Formal support and awareness initiatives at Wits seek to improve the student experience for those with disabilities.
Accessibility for people living with disabilities is improving at Wits University thanks to channels such as the Disability Awareness Movement (DAM) and structural upgrades.
DAM, a student society started in 2018, encourages members of the Wits community to participate in discussions about mental illness, physical limitations and learning difficulties.
Chairperson of DAM, Rafeea Asvat, said that the movement aims to grow its membership and to educate people about the challenges that students with disabilities face.
Asvat, 20, who suffers from a motor neuron disability called Charcot-Marie-Tooth, told Wits Vuvuzela that the workload at Wits can be overwhelming and that communication with lecturers for support is key to navigating challenges such as accessing learning materials in suitable formats.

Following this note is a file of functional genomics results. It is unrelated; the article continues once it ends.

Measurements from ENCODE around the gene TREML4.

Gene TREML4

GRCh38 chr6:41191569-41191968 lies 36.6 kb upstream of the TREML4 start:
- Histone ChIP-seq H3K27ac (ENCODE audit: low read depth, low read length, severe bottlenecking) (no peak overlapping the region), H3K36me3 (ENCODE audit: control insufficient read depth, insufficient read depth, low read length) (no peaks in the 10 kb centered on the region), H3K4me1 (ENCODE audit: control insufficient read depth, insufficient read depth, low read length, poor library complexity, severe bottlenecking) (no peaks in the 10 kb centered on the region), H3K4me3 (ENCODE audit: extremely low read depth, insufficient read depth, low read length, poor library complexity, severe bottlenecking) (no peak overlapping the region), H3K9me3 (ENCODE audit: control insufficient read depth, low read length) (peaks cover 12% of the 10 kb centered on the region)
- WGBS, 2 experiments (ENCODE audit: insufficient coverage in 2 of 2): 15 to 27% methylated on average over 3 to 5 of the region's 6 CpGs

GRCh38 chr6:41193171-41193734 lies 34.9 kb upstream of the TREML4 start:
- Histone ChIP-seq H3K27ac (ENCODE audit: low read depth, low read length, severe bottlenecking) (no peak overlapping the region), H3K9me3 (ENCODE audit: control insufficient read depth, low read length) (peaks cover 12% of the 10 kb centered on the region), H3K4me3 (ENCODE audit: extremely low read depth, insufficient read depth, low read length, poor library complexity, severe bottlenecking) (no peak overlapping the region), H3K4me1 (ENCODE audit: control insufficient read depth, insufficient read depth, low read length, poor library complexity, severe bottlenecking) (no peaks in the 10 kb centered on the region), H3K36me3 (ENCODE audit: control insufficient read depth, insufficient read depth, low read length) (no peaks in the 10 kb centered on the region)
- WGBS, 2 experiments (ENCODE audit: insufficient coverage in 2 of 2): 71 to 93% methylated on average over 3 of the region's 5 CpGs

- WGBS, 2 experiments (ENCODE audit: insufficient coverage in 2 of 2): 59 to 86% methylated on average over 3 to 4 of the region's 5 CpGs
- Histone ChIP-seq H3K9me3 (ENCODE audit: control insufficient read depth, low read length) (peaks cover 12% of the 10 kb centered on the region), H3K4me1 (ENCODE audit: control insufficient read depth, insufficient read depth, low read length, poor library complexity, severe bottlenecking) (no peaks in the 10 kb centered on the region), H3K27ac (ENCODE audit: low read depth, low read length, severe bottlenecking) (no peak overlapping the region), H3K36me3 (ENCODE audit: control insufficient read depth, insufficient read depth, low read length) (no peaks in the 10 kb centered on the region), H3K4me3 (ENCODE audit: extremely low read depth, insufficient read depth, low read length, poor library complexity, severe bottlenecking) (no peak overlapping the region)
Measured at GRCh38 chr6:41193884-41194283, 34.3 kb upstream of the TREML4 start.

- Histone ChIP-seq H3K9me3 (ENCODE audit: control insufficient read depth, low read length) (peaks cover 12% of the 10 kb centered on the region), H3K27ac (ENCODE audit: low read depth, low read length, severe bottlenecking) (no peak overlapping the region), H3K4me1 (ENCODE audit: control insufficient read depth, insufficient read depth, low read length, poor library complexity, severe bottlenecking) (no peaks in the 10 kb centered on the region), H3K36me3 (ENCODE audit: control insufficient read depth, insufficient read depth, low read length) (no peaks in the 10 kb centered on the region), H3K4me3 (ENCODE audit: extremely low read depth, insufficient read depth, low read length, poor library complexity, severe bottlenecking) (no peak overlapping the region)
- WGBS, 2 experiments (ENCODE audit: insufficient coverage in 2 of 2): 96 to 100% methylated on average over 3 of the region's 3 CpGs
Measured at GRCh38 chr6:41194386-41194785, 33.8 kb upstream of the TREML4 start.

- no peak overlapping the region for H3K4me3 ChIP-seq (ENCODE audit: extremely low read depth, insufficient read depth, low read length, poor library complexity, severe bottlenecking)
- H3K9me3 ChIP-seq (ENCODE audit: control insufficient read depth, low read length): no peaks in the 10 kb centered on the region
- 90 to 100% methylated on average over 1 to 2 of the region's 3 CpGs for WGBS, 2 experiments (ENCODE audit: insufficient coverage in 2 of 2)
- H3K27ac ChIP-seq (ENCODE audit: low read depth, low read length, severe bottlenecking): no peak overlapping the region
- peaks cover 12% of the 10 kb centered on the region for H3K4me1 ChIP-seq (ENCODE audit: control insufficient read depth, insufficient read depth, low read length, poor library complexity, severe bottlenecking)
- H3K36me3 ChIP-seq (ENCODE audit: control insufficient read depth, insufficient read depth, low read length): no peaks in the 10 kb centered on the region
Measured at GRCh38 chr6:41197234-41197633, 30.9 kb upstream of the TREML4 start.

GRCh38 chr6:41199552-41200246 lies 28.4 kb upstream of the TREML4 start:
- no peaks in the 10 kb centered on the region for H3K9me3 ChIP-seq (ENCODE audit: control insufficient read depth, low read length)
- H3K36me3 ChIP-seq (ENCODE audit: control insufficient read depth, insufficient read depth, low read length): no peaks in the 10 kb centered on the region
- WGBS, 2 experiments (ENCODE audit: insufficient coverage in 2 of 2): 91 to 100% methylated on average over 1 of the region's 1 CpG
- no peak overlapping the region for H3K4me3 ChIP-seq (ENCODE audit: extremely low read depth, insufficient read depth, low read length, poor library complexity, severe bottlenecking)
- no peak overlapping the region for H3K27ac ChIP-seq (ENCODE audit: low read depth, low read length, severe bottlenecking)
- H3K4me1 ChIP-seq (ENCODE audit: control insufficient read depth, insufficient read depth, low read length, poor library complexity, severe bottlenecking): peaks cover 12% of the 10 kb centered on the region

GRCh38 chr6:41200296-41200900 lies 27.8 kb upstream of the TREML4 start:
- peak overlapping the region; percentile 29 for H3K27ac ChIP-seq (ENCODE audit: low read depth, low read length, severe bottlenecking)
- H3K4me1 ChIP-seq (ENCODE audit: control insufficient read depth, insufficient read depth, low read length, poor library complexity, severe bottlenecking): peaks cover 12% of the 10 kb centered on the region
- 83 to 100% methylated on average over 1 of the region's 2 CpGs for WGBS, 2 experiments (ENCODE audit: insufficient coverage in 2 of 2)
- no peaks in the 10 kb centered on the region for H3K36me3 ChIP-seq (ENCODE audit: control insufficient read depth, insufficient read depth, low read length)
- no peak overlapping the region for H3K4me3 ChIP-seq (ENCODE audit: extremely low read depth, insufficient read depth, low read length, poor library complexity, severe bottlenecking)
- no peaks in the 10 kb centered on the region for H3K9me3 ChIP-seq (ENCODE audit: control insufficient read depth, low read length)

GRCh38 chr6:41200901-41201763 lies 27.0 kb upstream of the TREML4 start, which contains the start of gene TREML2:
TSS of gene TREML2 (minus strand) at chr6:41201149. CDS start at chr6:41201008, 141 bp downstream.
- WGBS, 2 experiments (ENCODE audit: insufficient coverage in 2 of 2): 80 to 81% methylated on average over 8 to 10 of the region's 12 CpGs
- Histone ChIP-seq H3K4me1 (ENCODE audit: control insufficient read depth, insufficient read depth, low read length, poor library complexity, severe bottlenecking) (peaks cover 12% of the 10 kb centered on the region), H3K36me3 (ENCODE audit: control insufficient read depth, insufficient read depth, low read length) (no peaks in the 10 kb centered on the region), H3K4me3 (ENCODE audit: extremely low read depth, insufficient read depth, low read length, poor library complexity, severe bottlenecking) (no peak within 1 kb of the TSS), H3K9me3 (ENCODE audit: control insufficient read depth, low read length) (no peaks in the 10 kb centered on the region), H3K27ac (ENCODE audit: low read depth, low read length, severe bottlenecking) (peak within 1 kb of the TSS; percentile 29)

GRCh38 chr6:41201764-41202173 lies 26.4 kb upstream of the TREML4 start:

The third-year BA student said that she hopes for more representation of disabled students, “seeing more of them taking up leadership roles” in the university for greater levels of engagement.
She appealed to able-bodied students to approach students with disabilities with respect and kindness to establish what assistance they are comfortable with.
Dr Anlia Pretorius, the head of the Disability Rights Unit (DRU) said that in order to assist new students with spatial navigation, mobility training is conducted with new students with disabilities so that they can access specific venues on campus. The unit is dedicated to ensuring that students with disabilities have equal access to educational opportunities.
DRU academic and facilities access coordinator Subhashini Ellan said that the unit is consulted by campus planning departments on structural improvements, such as the construction of a ramp and accessible bathrooms in the Wartenweiler Library.
Asvat said that she hopes that DAM can “change and break the stigmas regarding disabilities. We aim to influence and educate many generations to come”.
FEATURED IMAGE: An interactive artwork accessible to those with visual impairments is displayed in the Disability Rights Unit offices at Solomon Mahlangu House.
Photo: Leah Wilson